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A Taxing Trend: The Rise in Complexity, Forms, and Paperwork Burdens
NTU Policy Paper No. 116
April 14, 2005
Like old age, tax complexity has been creeping up on us. We may not notice it one year at a time, but a review of older tax documents reveals just how shockingly complicated taxes have become today.
The 1040 form is often filed with Schedules A, B, and D, where taxpayers report itemized deductions, interest and dividend income, and capital gains. These four common forms now take an estimated 26 hours and 48 minutes to prepare. The 1040A, or "short" form, and its Schedule 1 now take nearly as long to prepare, at 11 hours and 21 minutes, as the "long" form of just nine years ago did.
Today's short form, at 48 lines, has double the number of lines on the 1945 version of the standard 1040 tax return.
The increase in the tax law's complexity alone has added roughly 1 billion hours in annual paperwork burdens over the last 10 years.
Line by Line, Complexity Is Moving Upward
Let's begin our tour of the tax law's complexity by looking at the growth of Form 1040 over the years. Sixty-nine years ago its instructions were just two pages long. Even when the income tax became a mass tax during World War II, the instructions took just four pages. Today taxpayers must wade through 128 pages of instructions, over triple the number in 1975 and more than double the number in 1985, the year before taxes were "simplified."
Form 1040 - Form and Instructions
If anything, this table understates the growing complexity of the form. For example, this year many "lines" have their own sub-lines for parts a, b, c, or even d. The form also asks for information without numbering the line item, such as check boxes for Presidential campaign funding and a personal ID number you select for a "third party designee" if you want the IRS to ask someone else about what you filed on your tax return.
If you need help beyond the basic form, the IRS now prints over 1,000 publications, forms, and instructions.
Paid Professionals Now Prepare Most Tax Returns
As the tax system's complexity has grown, more taxpayers are turning to their computers or running to tax professionals to prepare their returns. The number of taxpayers using paid professionals has soared by approximately 60% since 1980 and by nearly 30% since 1990. While some of this increase can be attributed to rising incomes, most of it is likely due to complexity.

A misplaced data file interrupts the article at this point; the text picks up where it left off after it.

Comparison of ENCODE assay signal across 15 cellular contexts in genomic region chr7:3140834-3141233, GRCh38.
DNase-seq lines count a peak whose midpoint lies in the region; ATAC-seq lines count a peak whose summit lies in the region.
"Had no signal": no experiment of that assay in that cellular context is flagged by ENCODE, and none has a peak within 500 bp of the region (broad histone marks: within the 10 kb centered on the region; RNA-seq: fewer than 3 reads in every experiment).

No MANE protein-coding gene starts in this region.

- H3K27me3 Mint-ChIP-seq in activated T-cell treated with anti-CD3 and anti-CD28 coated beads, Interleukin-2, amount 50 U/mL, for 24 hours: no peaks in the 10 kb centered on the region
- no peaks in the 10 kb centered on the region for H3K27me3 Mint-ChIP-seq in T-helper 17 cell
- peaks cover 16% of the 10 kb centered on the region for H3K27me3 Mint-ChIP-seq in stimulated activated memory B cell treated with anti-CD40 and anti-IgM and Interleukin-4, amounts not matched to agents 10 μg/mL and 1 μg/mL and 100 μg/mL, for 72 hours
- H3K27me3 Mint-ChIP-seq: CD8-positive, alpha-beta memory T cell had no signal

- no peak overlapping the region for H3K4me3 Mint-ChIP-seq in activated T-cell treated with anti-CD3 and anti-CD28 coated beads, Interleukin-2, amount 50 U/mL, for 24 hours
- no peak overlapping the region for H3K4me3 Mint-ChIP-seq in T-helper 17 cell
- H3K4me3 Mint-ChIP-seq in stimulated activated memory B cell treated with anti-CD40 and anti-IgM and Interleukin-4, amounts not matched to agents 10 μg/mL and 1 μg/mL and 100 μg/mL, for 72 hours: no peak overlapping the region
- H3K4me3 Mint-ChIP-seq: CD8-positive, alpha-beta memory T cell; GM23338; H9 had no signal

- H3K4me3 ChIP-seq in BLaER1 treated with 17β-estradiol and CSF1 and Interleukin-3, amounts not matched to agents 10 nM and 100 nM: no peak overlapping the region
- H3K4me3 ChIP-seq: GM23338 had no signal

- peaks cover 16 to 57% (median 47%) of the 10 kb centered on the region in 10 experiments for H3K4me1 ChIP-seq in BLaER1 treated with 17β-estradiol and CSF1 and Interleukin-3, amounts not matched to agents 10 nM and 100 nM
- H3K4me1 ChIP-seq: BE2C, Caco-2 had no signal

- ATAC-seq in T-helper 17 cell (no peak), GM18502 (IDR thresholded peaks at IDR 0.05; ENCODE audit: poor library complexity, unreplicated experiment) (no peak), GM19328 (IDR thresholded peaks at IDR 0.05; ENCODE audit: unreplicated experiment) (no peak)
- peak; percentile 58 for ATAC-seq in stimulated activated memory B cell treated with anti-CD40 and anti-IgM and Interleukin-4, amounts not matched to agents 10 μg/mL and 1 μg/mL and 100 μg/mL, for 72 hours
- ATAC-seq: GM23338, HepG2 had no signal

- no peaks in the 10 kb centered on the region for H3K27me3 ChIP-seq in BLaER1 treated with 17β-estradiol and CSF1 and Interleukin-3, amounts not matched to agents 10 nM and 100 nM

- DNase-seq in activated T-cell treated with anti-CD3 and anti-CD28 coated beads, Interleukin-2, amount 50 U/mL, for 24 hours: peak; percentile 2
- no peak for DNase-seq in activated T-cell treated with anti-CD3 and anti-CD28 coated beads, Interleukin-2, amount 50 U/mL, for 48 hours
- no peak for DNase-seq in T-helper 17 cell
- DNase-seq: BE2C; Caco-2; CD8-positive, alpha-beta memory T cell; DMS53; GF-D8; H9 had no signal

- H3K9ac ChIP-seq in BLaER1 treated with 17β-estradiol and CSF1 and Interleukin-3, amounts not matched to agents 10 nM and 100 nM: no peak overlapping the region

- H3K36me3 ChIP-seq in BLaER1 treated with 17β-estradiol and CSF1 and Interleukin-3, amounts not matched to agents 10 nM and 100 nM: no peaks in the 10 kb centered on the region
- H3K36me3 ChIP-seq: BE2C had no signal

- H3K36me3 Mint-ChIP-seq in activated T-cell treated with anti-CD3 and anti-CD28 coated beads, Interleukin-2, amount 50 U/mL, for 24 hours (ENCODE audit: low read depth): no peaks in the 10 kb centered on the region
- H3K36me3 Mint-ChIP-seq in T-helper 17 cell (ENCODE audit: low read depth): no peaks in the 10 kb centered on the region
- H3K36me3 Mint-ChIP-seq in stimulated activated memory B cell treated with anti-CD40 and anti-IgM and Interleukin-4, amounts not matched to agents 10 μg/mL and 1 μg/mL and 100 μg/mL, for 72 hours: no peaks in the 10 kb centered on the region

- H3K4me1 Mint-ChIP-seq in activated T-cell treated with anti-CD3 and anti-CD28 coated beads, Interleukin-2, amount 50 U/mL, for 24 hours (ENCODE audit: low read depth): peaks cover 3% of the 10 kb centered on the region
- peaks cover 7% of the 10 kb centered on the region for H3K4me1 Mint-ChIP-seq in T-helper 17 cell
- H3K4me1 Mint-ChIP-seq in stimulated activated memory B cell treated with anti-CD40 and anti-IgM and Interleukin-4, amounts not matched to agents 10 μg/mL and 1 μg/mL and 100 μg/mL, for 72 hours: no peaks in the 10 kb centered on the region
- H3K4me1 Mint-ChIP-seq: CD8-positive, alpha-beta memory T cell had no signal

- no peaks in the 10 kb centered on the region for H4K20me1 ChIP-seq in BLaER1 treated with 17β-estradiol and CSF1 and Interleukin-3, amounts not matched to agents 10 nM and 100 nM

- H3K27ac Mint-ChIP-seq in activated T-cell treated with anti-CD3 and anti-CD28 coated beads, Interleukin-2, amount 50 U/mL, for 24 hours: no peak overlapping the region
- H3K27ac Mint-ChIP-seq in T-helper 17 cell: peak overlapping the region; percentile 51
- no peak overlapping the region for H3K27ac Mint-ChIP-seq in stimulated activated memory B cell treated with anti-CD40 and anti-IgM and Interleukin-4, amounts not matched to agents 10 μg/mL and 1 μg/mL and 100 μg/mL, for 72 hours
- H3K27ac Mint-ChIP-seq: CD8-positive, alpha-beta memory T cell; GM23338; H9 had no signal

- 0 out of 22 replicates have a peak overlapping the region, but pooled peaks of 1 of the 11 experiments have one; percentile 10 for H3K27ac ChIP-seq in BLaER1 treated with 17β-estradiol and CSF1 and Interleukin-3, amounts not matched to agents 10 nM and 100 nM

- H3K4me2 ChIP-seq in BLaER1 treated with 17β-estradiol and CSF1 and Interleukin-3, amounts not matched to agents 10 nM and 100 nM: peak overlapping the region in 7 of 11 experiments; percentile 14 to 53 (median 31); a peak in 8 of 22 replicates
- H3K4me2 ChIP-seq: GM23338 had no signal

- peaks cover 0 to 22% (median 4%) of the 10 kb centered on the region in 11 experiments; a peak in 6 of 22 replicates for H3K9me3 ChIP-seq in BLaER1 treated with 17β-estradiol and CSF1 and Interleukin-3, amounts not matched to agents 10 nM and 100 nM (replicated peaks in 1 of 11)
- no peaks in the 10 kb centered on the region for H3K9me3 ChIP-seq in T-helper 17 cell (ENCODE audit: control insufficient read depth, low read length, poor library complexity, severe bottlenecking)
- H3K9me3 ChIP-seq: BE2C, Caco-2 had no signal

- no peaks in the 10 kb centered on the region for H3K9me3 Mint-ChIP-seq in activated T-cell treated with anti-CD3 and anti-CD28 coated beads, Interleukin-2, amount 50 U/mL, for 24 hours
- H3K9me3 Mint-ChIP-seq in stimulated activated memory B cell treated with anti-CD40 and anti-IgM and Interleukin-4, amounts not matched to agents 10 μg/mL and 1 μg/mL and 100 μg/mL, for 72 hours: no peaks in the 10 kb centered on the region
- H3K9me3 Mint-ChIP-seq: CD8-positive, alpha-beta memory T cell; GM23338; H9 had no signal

The growth in the use of paid preparers can be accurately tracked because beginning in 1977 tax professionals have been required to sign returns they have been paid to prepare.
Tax Returns Signed by Paid Preparers
Between 1966 and 1977, anyone who prepared a return was required to sign it in addition to the taxpayer, meaning many unpaid relatives or friends signed the returns. Therefore, the data for the first few years probably overstates paid-preparer participation, because undoubtedly many unpaid people who had signed returns for years kept doing so even after the law had changed.
Tax preparation software has grown in sophistication, enabling more taxpayers to sit in front of a computer and answer a seemingly endless stream of questions while the computer figures out how to prepare the return.
In 1980 no individual taxpayers used computers to prepare their taxes. Yet today, when accounting for paid preparers and computer returns combined, about 90% of all returns are prepared with such assistance.
Use of Paid Preparers and Computers
Tax Preparation Fees Are Rising Too
Tax preparation fees have also increased substantially, largely due to increased complexity of the average tax return. One way of tracking the trend in fees is to examine the average fees charged by H&R Block, a publicly-traded company. It is the nation's largest tax preparation firm, and alone accounts for about one in seven tax returns filed by all Americans.